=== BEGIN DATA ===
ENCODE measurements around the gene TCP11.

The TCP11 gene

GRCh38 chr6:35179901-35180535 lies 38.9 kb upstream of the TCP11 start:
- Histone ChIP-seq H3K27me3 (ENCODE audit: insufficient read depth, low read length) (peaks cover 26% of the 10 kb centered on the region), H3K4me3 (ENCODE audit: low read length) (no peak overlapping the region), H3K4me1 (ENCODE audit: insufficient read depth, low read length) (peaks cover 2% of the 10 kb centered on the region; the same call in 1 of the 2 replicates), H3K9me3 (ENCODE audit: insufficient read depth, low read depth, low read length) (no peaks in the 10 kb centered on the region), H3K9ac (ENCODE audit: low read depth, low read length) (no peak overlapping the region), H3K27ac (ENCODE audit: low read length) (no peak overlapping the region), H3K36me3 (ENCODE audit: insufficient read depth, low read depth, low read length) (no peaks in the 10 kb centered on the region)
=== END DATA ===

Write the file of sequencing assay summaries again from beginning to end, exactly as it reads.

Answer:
ENCODE measurements around the gene TCP11.

The TCP11 gene

GRCh38 chr6:35179901-35180535 lies 38.9 kb upstream of the TCP11 start:
- Histone ChIP-seq H3K27me3 (ENCODE audit: insufficient read depth, low read length) (peaks cover 26% of the 10 kb centered on the region), H3K4me3 (ENCODE audit: low read length) (no peak overlapping the region), H3K4me1 (ENCODE audit: insufficient read depth, low read length) (peaks cover 2% of the 10 kb centered on the region; the same call in 1 of the 2 replicates), H3K9me3 (ENCODE audit: insufficient read depth, low read depth, low read length) (no peaks in the 10 kb centered on the region), H3K9ac (ENCODE audit: low read depth, low read length) (no peak overlapping the region), H3K27ac (ENCODE audit: low read length) (no peak overlapping the region), H3K36me3 (ENCODE audit: insufficient read depth, low read depth, low read length) (no peaks in the 10 kb centered on the region)